DRS

The Umpire Decision Review System (DRS) has proven to be a pivotal player in the 2013 Ashes Series. Jonathan Trott has been given a formal apology from the International Cricket Council (ICC), the contentious dismissal of Usman Khawaja was dubbed by Kevin Rudd as “one of the worst umpiring decisions I have ever seen,” and Kevin Pietersen was left fuming as he stormed back to pavilion adamantly not out. The tactical elements of Australia’s unsuccessful usage of the DRS have also come under intense scrutiny, more so than even fielding settings or batting order.

The DRS was devised in 2009 for teams to review and overturn wrong decisions made by the on-field umpires and, excepting India’s refusal to allow its use in any test matches in which they take part, the use of referrals, like in tennis and the NFL, was implemented relatively smoothly into the cricketing arena. However, what’s gone so terribly wrong with this particular Ashes series? The answer is Hot Spot.

Hot Spot, derived from military innovations, is an infra-red imaging technology that, as the name might suggest, captures heat signals. Most importantly, Hot Spot cameras create a greyscale replay where the ball will illuminate a white spot on anything with which it comes in contact. For cricket purposes, Hot Spot was immediately useful in confirming whether or not a batsman had in fact edged the ball to the keeper or the slip cordon, or whether a delivery struck the batsman’s pad or bat first in determining LBW decisions.

Problems have now arisen, however, with the knowledge that Hot Spot is not 100% accurate. In particular, faint edges are occasionally missed by the technology and do not illuminate a perceptible white spot on the bat as expected. Its inventor, Warren Brennan, also suggested that the application of Vaseline or lubricant to the edges of a bat would reduce the chance of nicks being perceived by Hot Spot, due to the decreased friction between bat and ball. A scandal broke last week when Channel Nine reported that batsmen, most notably Kevin Pietersen, had been applying silicon tape to the outside edge of his bat for this same purpose. Although the ICC and players have since denied the allegations, it still raises the question whether Hot Spot can be entirely trusted.

In most cases this slight imprecision is not important; if, during a review for caught, Hot Spot captures a white spot on the bat, the decision is literally black and white – irrespective of the on-field umpire’s original decision, the batsman is out. But what these revelations of Hot Spot’s inaccuracy have dramatically changed is the third umpire’s decision-making process when assessing reviews where the ball does not conveniently leave a visible white spot on the bat.

Under the rulebook governing of the DRS, the third umpire needs substantial evidence to overturn an on-field umpire’s decision. Imagine a batsman is given out for an appeal of caught behind – even if the batting side has a referral up their sleeve and the batsman made no contact with the ball whatsoever, the odds are severely against a correct decision being made. Why? Because when Hot Spot shows no white spot on the bat, how does the third umpire know that the edge wasn’t just too faint to show up? There is too much doubt and Hot Spot is no longer sufficient evidence to definitely say that the bat never touched the ball.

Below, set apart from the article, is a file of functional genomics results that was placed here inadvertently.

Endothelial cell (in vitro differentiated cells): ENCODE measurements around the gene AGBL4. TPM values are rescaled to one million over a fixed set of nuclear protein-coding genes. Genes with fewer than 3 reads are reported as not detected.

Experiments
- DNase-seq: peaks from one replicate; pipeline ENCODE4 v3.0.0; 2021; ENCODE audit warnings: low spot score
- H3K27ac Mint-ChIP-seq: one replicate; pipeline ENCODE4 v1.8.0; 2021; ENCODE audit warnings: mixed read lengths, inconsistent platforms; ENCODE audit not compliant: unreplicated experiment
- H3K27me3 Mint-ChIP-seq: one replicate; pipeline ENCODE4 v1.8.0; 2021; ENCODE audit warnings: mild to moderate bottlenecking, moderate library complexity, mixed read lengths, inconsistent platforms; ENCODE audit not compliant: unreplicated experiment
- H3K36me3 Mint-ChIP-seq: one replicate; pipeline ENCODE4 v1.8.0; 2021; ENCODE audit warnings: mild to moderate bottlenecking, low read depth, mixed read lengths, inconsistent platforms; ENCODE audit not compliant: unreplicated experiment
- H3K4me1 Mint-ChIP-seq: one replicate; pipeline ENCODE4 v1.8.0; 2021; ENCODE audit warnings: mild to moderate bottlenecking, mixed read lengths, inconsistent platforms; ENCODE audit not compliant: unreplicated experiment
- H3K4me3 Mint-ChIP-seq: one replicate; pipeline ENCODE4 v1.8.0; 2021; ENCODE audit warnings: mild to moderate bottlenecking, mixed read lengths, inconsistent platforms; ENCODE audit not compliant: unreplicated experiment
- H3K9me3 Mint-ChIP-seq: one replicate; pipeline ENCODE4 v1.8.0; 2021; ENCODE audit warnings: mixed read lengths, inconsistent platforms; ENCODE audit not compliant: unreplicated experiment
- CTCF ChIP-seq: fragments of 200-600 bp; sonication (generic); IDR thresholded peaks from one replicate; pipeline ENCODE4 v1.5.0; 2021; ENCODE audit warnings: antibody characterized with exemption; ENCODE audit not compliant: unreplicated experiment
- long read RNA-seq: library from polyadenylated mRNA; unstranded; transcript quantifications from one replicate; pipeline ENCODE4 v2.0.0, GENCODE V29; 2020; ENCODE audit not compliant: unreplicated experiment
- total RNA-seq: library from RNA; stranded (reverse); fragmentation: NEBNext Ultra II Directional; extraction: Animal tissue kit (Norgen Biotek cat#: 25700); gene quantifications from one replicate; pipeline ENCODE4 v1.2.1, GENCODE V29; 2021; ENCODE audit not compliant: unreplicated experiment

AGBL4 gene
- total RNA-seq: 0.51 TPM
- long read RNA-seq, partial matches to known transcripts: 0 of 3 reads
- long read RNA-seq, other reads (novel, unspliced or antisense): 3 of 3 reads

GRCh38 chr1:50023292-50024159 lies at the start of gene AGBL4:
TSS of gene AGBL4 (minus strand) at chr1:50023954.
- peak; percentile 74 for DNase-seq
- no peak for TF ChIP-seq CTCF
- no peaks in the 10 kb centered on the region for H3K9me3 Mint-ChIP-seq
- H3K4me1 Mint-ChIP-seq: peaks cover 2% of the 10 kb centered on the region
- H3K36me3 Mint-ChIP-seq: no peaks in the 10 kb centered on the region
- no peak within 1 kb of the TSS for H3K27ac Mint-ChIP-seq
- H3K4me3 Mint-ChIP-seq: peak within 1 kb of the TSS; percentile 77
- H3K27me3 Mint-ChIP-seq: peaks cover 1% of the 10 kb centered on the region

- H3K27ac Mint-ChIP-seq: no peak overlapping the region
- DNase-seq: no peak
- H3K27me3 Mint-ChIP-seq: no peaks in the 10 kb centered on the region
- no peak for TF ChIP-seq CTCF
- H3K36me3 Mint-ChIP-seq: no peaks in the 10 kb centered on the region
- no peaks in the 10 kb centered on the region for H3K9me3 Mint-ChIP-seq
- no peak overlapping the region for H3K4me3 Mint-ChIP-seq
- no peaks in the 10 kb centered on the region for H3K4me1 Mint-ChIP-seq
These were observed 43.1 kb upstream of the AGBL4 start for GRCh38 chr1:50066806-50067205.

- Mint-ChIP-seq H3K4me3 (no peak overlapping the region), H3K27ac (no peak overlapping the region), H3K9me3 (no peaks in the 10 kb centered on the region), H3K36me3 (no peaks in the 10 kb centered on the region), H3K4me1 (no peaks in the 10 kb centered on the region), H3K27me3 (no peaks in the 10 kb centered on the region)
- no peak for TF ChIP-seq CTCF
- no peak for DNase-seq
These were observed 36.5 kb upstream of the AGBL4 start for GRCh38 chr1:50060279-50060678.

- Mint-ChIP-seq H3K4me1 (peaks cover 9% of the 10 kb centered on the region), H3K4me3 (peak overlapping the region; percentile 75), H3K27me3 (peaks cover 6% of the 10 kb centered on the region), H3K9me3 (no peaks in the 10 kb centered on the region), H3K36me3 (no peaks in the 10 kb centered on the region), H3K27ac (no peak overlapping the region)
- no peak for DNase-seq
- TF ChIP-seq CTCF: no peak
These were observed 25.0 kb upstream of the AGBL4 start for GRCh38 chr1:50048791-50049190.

To make up for Hot Spot’s inaccuracies in these situations, Marais Erasmus, the third umpire officiating the 2013 Ashes Series, has been forced to assess other pieces of information to confirm whether Hot Spot was correct and there was in fact no contact between bat and ball. Most notably Marasmus has had to resort to the adjudication of sound, attempting to detect the distinctive but by no means unique sound of a ball nicking the edge of a bat. This wanders into dangerous territory because such a sound might excite the fielding side and the crowd into a raucous appeal, but it could just as easily have been produced by the bat skimming the pitch or clipping the batsman’s pad during the stroke.

Interestingly the Snickometer, introduced in televised coverage of the cricket, was deemed too inaccurate to be used by third umpires during the DRS. The Snickometer synchronises the video of a slow motion replay with a graph of the waveforms of any sound produced during each frame – a short sharp peak in waveform evident in the frame where the ball is passing the bat is seen as proof of leather hitting willow.

Instead the third umpires are required to watch endless slow motion replays and try and pinpoint the origin of the sound themselves, while also trying to perceive any daylight between bat and ball or any deviation of the ball’s course once it passed the batsman. The modern technology of Hot Spot is seen as too inaccurate so Marasmus has had to use technologies that have existed since the 1950s. Although slow motion replays have since been far refined, they are surely far more inaccurate than the Hot Spot they have now in many circumstances replaced.

Ultimately the problem boils down to the fact that the third umpire’s mistrust of modern technology, in this case Hot Spot, has meant that decisions are now vastly more dependent on individual interpretation, and where there is interpretation there is undoubtedly human error. The DRS was not implemented to overturn human error on the field with human error off the field.

The answer? Cricket should trust technology, and cricket should trust Hot Spot. If there’s a spot on the bat, the bat hit the ball. If there’s no spot on the bat, the bat didn’t hit the ball. Black and white, clear as crystal – even if it’s only 99% accurate, there will be far fewer howlers than have already been made in this Ashes series.